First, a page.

Dalrymple writes at the Library of Law and Liberty on a criminological study that attempts to develop a method for predicting the rate of recidivism. Unfortunately, the study begins with some faulty philosophical premises…
The authors also tell us that the prediction of reoffending may help authorities to decide on dates of release of prisoners. This can mean only that prisoners deemed at low risk of reoffending are to be released sooner than those deemed at high risk, even if their crimes that were proved beyond reasonable doubt were similar or the same. In other words, prisoners are to be punished (or relatively rewarded) not for what they did do, but for what they might do in the future.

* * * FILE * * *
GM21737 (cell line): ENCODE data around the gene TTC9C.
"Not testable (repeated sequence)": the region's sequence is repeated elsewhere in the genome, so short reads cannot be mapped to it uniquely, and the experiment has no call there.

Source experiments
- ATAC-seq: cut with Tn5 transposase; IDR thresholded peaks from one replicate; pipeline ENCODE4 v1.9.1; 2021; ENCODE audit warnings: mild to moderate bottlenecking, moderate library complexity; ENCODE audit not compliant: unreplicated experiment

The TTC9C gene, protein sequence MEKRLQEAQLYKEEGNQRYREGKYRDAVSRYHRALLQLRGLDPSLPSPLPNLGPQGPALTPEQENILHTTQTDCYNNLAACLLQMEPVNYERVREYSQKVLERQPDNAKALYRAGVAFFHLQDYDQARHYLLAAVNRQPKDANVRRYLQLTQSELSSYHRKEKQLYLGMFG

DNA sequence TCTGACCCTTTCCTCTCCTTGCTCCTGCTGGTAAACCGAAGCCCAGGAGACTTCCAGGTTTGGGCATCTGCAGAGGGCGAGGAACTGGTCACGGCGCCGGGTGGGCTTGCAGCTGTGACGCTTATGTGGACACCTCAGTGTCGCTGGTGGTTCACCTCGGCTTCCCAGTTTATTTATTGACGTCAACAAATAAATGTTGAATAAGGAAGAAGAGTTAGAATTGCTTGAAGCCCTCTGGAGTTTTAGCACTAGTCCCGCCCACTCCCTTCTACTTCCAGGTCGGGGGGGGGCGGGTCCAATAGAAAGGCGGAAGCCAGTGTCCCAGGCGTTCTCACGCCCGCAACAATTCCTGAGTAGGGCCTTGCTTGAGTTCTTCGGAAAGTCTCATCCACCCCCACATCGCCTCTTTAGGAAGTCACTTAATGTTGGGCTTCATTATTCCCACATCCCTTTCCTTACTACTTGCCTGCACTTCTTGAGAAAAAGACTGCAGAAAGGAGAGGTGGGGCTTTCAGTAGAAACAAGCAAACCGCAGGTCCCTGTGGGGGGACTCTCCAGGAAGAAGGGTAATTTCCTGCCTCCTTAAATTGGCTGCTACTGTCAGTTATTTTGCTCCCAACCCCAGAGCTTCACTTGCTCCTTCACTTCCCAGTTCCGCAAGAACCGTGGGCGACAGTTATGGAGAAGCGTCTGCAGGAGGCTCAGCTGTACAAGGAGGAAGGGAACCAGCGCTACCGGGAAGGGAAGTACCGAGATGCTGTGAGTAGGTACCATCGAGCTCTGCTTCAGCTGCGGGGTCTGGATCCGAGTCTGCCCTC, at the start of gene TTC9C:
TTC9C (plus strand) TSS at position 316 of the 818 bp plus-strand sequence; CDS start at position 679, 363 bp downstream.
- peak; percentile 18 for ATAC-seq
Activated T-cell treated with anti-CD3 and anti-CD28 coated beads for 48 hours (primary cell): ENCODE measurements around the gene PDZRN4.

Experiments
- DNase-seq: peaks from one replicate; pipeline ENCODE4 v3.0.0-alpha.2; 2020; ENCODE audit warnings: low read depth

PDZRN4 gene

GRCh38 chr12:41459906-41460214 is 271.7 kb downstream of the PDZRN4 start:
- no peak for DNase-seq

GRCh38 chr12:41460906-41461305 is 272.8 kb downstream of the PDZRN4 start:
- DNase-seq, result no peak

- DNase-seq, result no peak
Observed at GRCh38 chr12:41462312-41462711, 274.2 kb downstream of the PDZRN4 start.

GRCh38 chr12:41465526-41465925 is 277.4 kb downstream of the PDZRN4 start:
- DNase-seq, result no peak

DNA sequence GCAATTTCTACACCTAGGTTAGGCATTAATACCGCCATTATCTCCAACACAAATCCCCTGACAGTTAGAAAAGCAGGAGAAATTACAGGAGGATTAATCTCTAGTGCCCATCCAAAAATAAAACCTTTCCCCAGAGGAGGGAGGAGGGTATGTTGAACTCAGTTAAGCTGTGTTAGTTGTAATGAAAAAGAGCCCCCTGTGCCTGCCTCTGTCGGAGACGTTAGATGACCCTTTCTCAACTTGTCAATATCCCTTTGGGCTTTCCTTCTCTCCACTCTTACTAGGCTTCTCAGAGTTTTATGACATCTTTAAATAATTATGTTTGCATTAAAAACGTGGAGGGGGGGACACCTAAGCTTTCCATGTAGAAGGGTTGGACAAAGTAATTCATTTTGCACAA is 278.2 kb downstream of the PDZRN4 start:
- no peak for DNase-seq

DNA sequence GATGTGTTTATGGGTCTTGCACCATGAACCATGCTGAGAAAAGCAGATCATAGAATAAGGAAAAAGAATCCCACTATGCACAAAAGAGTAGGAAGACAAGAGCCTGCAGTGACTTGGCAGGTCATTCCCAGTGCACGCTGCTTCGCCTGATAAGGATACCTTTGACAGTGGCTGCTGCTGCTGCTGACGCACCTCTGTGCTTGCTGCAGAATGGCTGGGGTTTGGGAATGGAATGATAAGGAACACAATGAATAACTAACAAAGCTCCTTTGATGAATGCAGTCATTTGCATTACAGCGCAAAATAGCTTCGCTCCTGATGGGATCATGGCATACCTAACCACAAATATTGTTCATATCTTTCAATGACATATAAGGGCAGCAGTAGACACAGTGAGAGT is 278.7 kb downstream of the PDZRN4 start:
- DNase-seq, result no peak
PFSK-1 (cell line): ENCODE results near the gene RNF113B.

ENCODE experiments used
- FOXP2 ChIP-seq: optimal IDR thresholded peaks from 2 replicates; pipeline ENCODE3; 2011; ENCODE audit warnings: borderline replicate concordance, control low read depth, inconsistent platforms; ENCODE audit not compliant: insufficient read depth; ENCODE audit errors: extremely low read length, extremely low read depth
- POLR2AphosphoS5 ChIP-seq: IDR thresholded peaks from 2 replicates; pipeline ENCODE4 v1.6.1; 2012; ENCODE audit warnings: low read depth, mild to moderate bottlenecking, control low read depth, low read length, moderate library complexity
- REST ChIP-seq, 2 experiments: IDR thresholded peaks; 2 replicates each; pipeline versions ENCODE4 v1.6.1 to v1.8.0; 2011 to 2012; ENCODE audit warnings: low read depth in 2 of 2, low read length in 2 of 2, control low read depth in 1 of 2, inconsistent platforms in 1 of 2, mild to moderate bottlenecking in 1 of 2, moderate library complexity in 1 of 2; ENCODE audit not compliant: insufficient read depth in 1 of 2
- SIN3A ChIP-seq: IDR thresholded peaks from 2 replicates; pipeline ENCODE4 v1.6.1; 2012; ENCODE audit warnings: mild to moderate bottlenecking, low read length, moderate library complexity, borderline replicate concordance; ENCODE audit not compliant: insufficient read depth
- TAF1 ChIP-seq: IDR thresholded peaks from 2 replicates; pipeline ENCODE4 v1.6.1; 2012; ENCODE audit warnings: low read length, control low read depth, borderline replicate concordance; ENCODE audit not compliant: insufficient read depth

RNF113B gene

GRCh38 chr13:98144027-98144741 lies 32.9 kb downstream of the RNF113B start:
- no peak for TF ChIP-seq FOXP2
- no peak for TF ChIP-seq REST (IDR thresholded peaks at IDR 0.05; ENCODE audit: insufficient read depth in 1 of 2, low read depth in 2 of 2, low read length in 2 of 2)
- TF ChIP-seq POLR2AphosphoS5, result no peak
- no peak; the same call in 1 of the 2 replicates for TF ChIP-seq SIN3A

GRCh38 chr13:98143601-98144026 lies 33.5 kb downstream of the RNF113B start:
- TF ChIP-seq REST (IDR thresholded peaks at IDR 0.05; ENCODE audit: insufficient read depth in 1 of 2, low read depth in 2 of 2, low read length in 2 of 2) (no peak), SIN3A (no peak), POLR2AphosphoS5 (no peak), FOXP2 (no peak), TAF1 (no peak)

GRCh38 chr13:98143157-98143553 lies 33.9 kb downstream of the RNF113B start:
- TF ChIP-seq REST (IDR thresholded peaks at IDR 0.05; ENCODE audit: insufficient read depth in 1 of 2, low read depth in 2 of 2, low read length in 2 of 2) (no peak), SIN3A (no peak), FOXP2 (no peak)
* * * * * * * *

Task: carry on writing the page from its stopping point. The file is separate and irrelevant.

This would not be so arbitrary and contrary to the rule of law if the predictions were 100 per cent accurate, or very nearly so: but of course they are not.
…and then proceeds to make statistical mistakes as well:
Whether the prisoners reoffended or failed to reoffend was counted in binary fashion: yes or no. One, two or a hundred offences counted as one. Swedish criminals may be less productive of crimes than British; but even so, it is likely that the true recidivism rate was more than 100 per cent, as measured by crimes committed and not by convictions. Of this the authors of the paper showed no awareness whatever.